Henry V: Novel Summary: Act 2, Scene 3

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Hostess, Pistol, Nym, Bardolph and the Boy enter. Pistol mourns the death of Falstaff, while Bardolph wishes he was with him, in heaven or hell. Hostess claims that Falstaff is in "Arthur's bosom"; she really means Abraham's bosom. She describes his peaceful death. On his deathbed he cried out against wine, and said that women were devils incarnate. After a few fond reminiscences about Falstaff's life, the men bid farewell to the Hostess, for they must be off to France.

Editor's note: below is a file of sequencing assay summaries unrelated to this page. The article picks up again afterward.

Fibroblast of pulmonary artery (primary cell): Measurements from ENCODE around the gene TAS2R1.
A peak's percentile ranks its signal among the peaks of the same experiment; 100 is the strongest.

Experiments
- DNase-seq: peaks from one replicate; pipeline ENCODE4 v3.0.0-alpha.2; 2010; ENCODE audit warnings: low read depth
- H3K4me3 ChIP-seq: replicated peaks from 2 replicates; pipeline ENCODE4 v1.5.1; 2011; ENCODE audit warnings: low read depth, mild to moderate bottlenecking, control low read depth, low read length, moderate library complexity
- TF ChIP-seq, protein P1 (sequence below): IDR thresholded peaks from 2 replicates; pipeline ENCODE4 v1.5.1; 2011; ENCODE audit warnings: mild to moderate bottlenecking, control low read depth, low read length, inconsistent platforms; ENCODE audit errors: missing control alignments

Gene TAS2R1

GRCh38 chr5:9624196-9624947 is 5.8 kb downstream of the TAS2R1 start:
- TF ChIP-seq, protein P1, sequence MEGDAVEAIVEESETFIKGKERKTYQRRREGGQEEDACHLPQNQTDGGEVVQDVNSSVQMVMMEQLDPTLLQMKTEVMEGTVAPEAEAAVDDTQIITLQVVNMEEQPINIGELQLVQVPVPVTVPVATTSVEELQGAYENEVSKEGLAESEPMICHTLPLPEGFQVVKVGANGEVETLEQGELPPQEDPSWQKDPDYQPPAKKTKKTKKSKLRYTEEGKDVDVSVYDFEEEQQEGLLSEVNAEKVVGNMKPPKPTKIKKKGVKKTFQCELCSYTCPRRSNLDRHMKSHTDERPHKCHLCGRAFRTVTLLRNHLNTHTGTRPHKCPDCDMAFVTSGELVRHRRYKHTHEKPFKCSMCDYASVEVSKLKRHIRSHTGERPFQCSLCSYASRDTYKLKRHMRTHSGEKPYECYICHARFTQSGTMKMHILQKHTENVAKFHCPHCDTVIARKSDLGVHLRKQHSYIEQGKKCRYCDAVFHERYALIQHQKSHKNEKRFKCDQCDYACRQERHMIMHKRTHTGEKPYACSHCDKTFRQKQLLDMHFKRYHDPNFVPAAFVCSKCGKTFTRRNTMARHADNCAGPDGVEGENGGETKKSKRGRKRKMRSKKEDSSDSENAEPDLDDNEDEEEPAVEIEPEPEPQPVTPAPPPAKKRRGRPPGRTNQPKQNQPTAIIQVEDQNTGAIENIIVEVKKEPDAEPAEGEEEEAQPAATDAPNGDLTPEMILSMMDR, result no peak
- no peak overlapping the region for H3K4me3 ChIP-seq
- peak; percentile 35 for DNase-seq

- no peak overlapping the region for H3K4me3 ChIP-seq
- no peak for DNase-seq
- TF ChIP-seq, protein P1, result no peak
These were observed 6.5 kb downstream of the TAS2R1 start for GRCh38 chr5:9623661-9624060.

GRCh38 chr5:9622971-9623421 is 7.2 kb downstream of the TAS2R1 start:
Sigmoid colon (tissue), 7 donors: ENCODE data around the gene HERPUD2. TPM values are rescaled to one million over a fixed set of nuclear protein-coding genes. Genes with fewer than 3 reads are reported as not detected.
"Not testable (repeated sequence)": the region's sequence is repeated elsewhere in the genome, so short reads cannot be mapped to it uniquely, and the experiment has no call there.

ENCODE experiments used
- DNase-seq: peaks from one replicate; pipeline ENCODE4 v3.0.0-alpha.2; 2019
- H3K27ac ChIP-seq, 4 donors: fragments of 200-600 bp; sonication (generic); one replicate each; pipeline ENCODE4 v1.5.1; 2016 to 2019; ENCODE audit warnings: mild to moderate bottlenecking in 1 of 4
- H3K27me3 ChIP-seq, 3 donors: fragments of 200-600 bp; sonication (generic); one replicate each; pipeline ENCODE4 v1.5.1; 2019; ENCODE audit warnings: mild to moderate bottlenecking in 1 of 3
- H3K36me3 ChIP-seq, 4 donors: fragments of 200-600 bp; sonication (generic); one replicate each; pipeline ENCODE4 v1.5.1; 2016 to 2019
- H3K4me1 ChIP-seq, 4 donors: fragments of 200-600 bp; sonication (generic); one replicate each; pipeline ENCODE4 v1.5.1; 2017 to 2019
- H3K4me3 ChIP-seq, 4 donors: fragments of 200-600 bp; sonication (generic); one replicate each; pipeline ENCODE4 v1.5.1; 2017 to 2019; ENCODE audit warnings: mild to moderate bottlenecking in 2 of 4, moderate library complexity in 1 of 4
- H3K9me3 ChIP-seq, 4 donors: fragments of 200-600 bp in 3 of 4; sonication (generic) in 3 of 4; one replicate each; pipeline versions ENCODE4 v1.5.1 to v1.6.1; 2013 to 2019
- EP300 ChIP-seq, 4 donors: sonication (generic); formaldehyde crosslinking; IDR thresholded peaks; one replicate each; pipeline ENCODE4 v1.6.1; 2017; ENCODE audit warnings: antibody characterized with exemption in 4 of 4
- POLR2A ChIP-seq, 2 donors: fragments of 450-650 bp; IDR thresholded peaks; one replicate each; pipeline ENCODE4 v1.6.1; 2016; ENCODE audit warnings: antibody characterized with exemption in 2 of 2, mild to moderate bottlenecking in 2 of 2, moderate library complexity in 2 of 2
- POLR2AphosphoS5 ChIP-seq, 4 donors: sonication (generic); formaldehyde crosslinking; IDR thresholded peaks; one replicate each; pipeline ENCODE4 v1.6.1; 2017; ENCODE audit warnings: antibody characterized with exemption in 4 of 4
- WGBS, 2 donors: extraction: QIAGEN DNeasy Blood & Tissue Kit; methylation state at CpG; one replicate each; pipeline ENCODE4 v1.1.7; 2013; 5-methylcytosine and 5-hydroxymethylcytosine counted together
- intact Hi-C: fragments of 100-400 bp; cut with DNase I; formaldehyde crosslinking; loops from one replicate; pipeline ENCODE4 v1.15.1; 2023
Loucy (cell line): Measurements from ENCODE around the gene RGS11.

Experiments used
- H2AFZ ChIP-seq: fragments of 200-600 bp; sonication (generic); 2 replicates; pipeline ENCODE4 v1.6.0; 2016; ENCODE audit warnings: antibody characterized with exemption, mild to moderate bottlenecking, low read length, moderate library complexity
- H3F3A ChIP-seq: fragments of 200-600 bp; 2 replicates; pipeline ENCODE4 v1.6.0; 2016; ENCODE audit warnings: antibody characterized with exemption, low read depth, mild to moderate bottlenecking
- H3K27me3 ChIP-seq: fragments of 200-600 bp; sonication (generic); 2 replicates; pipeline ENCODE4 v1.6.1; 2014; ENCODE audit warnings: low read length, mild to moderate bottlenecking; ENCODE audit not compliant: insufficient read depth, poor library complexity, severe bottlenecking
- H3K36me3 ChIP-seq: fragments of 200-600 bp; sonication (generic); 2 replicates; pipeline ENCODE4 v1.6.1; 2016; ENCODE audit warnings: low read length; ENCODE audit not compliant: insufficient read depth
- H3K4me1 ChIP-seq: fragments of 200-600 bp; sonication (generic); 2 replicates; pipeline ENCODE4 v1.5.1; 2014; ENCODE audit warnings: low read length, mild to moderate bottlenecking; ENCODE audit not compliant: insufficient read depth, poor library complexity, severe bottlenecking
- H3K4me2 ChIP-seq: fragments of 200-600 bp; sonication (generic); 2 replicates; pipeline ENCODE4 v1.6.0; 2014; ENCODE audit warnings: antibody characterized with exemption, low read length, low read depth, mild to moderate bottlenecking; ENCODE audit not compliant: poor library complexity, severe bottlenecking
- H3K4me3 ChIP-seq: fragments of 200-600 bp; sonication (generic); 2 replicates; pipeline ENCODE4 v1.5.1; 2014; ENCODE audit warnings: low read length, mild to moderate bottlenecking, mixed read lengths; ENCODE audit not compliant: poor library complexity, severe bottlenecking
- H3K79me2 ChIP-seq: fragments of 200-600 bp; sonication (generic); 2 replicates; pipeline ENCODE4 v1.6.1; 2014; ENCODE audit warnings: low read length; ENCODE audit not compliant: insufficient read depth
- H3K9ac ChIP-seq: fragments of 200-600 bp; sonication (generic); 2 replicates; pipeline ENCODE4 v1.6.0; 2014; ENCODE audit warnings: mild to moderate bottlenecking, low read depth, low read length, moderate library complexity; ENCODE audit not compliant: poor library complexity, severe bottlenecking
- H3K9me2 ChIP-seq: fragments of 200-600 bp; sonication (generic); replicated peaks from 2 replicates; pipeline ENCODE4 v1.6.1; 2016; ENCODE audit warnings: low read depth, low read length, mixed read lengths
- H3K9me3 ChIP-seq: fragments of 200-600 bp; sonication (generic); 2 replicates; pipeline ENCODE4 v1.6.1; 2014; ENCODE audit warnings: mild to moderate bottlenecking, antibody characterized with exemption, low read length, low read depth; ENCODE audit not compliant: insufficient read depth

Analysis
The death of Falstaff symbolizes the death of the spirit of frivolity in Henry V.
Pistol once again brings attention to the seamy side of war, in his declaration that in France they will be like horseleeches, sucking blood.

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